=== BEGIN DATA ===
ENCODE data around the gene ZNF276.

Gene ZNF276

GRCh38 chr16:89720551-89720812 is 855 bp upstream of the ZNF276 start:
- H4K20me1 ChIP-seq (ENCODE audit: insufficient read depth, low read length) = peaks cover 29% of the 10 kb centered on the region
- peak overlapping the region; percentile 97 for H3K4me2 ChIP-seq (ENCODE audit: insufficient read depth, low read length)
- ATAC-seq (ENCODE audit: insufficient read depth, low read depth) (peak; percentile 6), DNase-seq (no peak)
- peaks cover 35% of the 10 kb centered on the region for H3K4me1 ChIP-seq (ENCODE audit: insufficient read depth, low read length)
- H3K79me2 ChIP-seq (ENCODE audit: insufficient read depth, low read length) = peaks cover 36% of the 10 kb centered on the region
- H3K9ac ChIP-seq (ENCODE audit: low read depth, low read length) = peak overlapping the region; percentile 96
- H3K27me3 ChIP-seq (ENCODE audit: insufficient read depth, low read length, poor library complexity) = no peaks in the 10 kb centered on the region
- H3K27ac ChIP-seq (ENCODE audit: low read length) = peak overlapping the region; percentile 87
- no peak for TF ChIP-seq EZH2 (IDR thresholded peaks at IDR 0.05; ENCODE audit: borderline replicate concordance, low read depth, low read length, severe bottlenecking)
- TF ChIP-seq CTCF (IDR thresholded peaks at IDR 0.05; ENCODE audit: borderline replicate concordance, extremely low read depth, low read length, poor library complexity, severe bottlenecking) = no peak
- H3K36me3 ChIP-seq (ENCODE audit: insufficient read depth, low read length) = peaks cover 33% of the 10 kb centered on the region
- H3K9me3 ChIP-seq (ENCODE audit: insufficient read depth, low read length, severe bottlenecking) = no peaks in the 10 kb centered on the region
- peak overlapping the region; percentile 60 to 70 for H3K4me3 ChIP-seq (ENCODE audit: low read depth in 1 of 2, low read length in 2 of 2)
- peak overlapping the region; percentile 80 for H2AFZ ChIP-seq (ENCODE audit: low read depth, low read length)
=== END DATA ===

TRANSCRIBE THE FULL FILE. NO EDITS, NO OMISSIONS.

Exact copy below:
ENCODE data around the gene ZNF276.

Gene ZNF276

GRCh38 chr16:89720551-89720812 is 855 bp upstream of the ZNF276 start:
- H4K20me1 ChIP-seq (ENCODE audit: insufficient read depth, low read length) = peaks cover 29% of the 10 kb centered on the region
- peak overlapping the region; percentile 97 for H3K4me2 ChIP-seq (ENCODE audit: insufficient read depth, low read length)
- ATAC-seq (ENCODE audit: insufficient read depth, low read depth) (peak; percentile 6), DNase-seq (no peak)
- peaks cover 35% of the 10 kb centered on the region for H3K4me1 ChIP-seq (ENCODE audit: insufficient read depth, low read length)
- H3K79me2 ChIP-seq (ENCODE audit: insufficient read depth, low read length) = peaks cover 36% of the 10 kb centered on the region
- H3K9ac ChIP-seq (ENCODE audit: low read depth, low read length) = peak overlapping the region; percentile 96
- H3K27me3 ChIP-seq (ENCODE audit: insufficient read depth, low read length, poor library complexity) = no peaks in the 10 kb centered on the region
- H3K27ac ChIP-seq (ENCODE audit: low read length) = peak overlapping the region; percentile 87
- no peak for TF ChIP-seq EZH2 (IDR thresholded peaks at IDR 0.05; ENCODE audit: borderline replicate concordance, low read depth, low read length, severe bottlenecking)
- TF ChIP-seq CTCF (IDR thresholded peaks at IDR 0.05; ENCODE audit: borderline replicate concordance, extremely low read depth, low read length, poor library complexity, severe bottlenecking) = no peak
- H3K36me3 ChIP-seq (ENCODE audit: insufficient read depth, low read length) = peaks cover 33% of the 10 kb centered on the region
- H3K9me3 ChIP-seq (ENCODE audit: insufficient read depth, low read length, severe bottlenecking) = no peaks in the 10 kb centered on the region
- peak overlapping the region; percentile 60 to 70 for H3K4me3 ChIP-seq (ENCODE audit: low read depth in 1 of 2, low read length in 2 of 2)
- peak overlapping the region; percentile 80 for H2AFZ ChIP-seq (ENCODE audit: low read depth, low read length)